William Louden's specialized farm-equipment contributions to dairy farming have been compared to John Deere's and Cyrus McCormick's well-known contributions to grain farmers.
On September 24, 1867 William Louden received his first patent for a device which helped farmers stack hay efficiently. The Louden Machinery Company continued to develop and manufacture a variety of hay tools that allowed a farmer to easily and efficiently move and store hay.
Besides easing the backbreaking labor of 19th century farms, these new inventions meant that barns could be bigger and taller, enabling farms to be larger and more efficient.
Among many innovations, a flexible barn door hanger was introduced in 1895, the forerunner of practically every barn door hanger still used today.
Louden developed more and more laborsaving devices, such as individual easy-to-clean metal cattle-watering drinking cups, which had the advantage of preventing the spread of disease between cows.
In 1907 a free barn planning service was begun to help farmers erect more efficient barns (designed to use Louden barn equipment, of course).
By 1939 over 25,000 original Louden barn plans had been distributed all around the world. Tens of thousands of additional barns were equipped or retrofitted with Louden products.
During World War One manufacturers began to see that Louden's monorail overhead traveling crane system could speed up production and save money, and Louden's reputation for innovation, reliability and quality allowed them to expand this new market opportunity. Soon this division became predominant.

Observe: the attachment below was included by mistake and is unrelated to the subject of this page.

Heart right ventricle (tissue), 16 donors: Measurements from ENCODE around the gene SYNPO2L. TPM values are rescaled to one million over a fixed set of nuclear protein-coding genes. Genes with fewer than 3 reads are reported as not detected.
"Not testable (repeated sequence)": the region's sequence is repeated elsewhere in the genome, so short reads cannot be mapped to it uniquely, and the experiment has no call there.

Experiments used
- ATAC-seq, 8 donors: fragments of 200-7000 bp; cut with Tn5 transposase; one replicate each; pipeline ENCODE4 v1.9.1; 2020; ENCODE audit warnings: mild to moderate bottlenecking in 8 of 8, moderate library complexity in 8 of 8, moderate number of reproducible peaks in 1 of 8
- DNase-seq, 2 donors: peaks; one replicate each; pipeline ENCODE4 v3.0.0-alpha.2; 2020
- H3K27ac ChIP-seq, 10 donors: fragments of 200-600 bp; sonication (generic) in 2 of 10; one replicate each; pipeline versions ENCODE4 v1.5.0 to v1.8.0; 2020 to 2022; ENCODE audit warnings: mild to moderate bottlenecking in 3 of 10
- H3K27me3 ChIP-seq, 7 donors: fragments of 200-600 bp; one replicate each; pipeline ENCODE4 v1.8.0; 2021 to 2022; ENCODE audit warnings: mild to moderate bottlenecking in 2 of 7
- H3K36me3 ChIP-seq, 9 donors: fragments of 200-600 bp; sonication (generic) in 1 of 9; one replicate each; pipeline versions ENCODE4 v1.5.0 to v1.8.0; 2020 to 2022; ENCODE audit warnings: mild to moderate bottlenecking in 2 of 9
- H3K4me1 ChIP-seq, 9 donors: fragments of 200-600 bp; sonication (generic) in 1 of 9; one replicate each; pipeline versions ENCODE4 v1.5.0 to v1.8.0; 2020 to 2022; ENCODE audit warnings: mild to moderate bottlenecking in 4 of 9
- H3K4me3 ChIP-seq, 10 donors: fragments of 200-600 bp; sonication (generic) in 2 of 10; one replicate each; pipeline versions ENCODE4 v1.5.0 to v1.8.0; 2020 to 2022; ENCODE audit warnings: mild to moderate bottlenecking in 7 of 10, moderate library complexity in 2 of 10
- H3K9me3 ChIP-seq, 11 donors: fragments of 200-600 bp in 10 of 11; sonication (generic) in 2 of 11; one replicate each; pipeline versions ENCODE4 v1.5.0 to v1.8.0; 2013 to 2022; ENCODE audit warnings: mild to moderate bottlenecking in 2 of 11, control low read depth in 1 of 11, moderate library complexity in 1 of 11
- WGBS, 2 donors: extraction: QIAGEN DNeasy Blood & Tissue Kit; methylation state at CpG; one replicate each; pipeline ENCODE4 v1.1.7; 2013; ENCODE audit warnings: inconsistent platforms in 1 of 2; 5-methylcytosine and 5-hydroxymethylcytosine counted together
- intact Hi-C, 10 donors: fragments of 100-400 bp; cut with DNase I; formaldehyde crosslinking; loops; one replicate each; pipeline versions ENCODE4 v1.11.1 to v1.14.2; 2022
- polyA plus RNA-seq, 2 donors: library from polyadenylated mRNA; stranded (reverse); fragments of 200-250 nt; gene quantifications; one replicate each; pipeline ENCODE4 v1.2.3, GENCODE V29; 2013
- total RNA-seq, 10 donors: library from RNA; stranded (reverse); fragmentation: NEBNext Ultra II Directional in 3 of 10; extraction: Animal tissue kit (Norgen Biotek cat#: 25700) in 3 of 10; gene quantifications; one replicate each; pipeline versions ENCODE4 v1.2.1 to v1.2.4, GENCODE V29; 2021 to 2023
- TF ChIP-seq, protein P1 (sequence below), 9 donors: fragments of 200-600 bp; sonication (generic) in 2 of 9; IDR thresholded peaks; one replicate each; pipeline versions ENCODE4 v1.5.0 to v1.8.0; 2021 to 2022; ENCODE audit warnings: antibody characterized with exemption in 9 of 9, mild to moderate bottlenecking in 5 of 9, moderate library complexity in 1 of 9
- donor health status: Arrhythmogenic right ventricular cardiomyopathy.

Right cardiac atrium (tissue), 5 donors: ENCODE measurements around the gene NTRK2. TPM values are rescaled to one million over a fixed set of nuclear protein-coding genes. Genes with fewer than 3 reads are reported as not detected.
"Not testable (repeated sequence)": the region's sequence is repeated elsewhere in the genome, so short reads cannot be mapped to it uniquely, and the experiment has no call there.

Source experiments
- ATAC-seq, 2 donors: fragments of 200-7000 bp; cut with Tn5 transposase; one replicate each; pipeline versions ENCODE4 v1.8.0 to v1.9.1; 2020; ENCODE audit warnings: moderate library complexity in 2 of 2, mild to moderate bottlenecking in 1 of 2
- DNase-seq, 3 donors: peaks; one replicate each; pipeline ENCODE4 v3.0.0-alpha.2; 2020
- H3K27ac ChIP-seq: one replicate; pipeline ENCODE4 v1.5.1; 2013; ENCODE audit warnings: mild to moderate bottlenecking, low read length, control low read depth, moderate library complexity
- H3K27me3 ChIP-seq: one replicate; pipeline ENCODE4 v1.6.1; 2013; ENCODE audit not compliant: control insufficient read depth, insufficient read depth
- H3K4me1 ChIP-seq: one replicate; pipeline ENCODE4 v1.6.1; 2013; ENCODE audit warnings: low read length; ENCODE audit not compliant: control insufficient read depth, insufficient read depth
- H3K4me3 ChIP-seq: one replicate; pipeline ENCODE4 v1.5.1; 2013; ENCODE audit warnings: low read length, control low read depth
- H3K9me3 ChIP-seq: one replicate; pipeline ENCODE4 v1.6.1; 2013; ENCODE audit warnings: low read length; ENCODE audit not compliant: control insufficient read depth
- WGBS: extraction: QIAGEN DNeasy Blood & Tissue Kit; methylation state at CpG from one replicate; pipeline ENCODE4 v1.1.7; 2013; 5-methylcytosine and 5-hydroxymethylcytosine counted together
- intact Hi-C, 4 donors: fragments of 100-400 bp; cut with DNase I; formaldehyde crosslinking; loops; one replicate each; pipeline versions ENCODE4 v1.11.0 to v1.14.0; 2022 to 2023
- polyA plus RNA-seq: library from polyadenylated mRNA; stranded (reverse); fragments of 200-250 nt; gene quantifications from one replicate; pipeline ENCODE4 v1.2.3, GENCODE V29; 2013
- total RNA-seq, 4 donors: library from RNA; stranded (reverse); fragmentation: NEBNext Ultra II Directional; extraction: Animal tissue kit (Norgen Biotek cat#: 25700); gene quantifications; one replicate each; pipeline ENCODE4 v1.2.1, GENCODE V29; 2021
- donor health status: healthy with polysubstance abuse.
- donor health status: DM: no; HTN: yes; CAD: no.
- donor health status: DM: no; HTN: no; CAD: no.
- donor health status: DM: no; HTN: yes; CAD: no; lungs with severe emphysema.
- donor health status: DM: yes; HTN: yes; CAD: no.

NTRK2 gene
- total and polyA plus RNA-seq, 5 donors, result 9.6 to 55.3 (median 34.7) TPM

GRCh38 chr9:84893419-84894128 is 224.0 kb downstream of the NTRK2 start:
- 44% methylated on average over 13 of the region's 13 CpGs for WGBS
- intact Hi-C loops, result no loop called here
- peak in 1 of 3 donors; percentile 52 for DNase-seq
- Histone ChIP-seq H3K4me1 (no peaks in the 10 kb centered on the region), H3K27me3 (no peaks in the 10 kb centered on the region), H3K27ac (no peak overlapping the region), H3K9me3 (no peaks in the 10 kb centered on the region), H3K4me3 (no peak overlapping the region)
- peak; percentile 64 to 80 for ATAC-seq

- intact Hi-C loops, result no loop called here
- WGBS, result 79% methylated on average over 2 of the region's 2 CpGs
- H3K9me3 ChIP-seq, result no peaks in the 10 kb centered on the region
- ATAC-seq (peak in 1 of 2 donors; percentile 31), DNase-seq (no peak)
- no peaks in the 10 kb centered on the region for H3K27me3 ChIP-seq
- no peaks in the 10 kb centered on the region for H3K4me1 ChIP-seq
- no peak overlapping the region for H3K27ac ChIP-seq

Louden was chosen to construct the material handing devices for the manufacture of atomic bombs in Oak Ridge, Tennessee. Naturally, recognition for this could not be given to Louden until security restrictions were lifted (after the bombs were used in Japan).
Two later contracts of note: In the 1960's Louden built 27 cranes and other devices to handle NASA's Apollo space booster rocket at Huntsville, Alabama, including two miles of track.
In 1961 it supplied overhead cranes for a Boeing plant in Wichita, Kansas, which assembled B-52H airplanes.
By World War Two many major manufacturers used Louden material handling equipment. This included Boeing, in their B-29 airplane plants.
Although the company has changed hands many times since 1953 (when the Louden family sold the company), the Louden name is still used on material handing equipment, reflecting Louden's sterling reputation. Production has moved away from Fairfield.
To look at old catalogue pages and discover much more about the Louden Machinery Company, go to the Louden Company History website.
Catalogue front cover, 1919
Louden Barn Plan Book front cover, from about 1935.
Catalogue back cover c. 1935.